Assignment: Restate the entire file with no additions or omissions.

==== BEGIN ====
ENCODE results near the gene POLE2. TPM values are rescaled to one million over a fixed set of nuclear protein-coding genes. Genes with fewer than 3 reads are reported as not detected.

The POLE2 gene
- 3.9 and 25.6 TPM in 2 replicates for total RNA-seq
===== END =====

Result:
ENCODE results near the gene POLE2. TPM values are rescaled to one million over a fixed set of nuclear protein-coding genes. Genes with fewer than 3 reads are reported as not detected.

The POLE2 gene
- 3.9 and 25.6 TPM in 2 replicates for total RNA-seq